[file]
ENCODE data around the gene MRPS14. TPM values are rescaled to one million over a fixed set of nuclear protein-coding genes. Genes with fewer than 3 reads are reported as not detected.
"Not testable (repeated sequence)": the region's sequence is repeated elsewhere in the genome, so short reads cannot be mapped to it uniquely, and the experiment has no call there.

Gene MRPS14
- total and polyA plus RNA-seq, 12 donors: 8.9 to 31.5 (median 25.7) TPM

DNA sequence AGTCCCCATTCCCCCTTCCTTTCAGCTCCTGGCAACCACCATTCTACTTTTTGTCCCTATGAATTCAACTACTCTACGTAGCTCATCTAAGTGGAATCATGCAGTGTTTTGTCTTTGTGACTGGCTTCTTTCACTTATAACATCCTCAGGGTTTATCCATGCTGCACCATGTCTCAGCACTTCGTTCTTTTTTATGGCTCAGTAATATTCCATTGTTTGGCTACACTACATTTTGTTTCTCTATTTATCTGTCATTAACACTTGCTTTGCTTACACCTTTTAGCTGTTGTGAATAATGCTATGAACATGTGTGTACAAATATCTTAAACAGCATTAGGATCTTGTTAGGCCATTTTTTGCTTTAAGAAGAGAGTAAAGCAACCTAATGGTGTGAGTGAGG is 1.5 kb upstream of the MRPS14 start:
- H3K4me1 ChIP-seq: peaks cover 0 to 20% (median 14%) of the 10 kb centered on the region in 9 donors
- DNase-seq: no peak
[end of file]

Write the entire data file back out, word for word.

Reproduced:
ENCODE data around the gene MRPS14. TPM values are rescaled to one million over a fixed set of nuclear protein-coding genes. Genes with fewer than 3 reads are reported as not detected.
"Not testable (repeated sequence)": the region's sequence is repeated elsewhere in the genome, so short reads cannot be mapped to it uniquely, and the experiment has no call there.

Gene MRPS14
- total and polyA plus RNA-seq, 12 donors: 8.9 to 31.5 (median 25.7) TPM

DNA sequence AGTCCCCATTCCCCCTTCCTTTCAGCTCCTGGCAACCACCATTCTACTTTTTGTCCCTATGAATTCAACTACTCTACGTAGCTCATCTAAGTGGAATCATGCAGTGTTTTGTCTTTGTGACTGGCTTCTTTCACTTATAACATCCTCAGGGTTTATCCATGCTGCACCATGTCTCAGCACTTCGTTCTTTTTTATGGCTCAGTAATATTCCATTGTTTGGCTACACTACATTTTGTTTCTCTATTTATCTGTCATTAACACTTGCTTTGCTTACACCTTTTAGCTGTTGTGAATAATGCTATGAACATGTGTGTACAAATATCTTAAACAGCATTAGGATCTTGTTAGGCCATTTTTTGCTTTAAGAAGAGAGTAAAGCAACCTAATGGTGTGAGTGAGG is 1.5 kb upstream of the MRPS14 start:
- H3K4me1 ChIP-seq: peaks cover 0 to 20% (median 14%) of the 10 kb centered on the region in 9 donors
- DNase-seq: no peak